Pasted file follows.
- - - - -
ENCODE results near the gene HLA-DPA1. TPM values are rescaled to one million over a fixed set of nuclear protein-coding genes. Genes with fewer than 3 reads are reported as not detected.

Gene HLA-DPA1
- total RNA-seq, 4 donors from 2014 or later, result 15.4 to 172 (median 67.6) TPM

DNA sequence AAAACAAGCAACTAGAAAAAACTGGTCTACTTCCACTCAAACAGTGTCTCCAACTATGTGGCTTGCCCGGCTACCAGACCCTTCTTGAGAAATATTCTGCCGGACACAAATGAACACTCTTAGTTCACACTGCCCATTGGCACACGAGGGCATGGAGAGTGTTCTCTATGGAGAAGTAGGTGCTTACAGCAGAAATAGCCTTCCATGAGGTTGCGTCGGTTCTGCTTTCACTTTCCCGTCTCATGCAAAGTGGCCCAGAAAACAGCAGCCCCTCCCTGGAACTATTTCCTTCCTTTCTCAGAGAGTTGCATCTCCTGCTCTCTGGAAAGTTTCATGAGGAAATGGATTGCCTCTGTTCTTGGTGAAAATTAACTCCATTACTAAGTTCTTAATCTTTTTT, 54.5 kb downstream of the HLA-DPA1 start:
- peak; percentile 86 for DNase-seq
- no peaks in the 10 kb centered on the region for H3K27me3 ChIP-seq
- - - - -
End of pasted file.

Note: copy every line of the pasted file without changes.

ENCODE results near the gene HLA-DPA1. TPM values are rescaled to one million over a fixed set of nuclear protein-coding genes. Genes with fewer than 3 reads are reported as not detected.

Gene HLA-DPA1
- total RNA-seq, 4 donors from 2014 or later, result 15.4 to 172 (median 67.6) TPM

DNA sequence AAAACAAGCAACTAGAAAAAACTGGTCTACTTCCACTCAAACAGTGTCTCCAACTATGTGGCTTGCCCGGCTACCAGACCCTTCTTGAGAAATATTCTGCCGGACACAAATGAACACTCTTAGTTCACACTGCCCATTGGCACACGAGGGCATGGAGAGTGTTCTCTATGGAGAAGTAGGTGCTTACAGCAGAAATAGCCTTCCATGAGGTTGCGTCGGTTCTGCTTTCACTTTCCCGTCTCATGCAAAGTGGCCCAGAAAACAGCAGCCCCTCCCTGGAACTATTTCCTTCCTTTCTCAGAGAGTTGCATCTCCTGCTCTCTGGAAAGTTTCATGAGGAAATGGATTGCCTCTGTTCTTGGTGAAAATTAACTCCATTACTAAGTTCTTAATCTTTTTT, 54.5 kb downstream of the HLA-DPA1 start:
- peak; percentile 86 for DNase-seq
- no peaks in the 10 kb centered on the region for H3K27me3 ChIP-seq